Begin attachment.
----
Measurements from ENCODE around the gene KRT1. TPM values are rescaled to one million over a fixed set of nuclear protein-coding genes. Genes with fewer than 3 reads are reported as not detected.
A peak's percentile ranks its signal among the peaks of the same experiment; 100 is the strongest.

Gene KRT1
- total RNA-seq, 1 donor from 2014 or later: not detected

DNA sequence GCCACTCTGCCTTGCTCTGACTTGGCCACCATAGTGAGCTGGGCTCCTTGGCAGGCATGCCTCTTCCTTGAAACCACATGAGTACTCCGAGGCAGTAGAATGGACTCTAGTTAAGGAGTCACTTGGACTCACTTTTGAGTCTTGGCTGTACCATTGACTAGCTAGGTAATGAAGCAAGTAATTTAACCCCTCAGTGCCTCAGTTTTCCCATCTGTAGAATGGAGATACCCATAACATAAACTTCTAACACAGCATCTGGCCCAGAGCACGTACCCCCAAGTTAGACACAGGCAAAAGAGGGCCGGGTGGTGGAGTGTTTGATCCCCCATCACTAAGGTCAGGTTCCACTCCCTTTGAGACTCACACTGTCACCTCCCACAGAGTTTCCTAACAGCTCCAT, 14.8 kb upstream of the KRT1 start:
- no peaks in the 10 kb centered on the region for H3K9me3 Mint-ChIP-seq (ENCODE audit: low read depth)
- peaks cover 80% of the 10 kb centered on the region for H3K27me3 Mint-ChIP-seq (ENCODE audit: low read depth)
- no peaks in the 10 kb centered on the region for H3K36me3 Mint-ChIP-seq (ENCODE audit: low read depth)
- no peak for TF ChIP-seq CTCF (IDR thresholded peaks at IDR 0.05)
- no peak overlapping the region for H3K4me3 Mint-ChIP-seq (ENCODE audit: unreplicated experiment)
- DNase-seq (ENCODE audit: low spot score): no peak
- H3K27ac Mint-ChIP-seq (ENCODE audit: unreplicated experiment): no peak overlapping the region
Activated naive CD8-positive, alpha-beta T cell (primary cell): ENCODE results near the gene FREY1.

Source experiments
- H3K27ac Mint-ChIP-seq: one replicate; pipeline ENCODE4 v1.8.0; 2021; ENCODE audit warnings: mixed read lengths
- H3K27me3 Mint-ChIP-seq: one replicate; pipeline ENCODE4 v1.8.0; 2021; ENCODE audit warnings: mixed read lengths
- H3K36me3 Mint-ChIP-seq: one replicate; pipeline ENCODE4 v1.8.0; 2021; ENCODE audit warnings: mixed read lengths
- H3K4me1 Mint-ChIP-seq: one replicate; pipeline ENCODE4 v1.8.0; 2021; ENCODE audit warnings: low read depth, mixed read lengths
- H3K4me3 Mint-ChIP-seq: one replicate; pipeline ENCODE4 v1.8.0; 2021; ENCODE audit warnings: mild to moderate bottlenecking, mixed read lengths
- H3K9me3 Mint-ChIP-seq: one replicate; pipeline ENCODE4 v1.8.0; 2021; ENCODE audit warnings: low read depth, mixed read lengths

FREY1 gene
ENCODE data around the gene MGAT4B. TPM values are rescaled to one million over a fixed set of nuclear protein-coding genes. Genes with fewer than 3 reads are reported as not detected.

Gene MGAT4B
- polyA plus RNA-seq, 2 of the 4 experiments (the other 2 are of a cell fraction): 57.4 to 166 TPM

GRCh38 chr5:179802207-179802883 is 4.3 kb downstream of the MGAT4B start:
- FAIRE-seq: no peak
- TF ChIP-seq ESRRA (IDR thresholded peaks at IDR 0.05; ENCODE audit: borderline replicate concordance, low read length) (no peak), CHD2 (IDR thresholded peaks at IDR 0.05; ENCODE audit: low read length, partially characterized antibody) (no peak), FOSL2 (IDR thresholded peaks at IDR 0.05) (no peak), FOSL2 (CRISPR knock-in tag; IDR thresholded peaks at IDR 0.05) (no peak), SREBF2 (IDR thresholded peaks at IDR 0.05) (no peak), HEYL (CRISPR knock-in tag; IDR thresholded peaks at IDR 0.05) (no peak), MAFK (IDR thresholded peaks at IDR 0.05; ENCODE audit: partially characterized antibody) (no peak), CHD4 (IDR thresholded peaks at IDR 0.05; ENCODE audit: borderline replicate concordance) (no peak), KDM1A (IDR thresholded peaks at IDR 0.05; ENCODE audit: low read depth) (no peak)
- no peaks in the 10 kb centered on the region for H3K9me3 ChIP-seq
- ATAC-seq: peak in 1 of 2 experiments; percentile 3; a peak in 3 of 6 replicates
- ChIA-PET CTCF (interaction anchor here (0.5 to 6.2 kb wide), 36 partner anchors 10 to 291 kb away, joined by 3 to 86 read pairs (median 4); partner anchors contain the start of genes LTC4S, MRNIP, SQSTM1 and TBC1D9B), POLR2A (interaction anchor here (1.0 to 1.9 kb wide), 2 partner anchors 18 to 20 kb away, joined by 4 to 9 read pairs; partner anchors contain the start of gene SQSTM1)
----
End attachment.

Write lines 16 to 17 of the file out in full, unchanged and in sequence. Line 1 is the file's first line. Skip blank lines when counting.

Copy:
- H3K27me3 Mint-ChIP-seq: one replicate; pipeline ENCODE4 v1.8.0; 2021; ENCODE audit warnings: mixed read lengths
- H3K36me3 Mint-ChIP-seq: one replicate; pipeline ENCODE4 v1.8.0; 2021; ENCODE audit warnings: mixed read lengths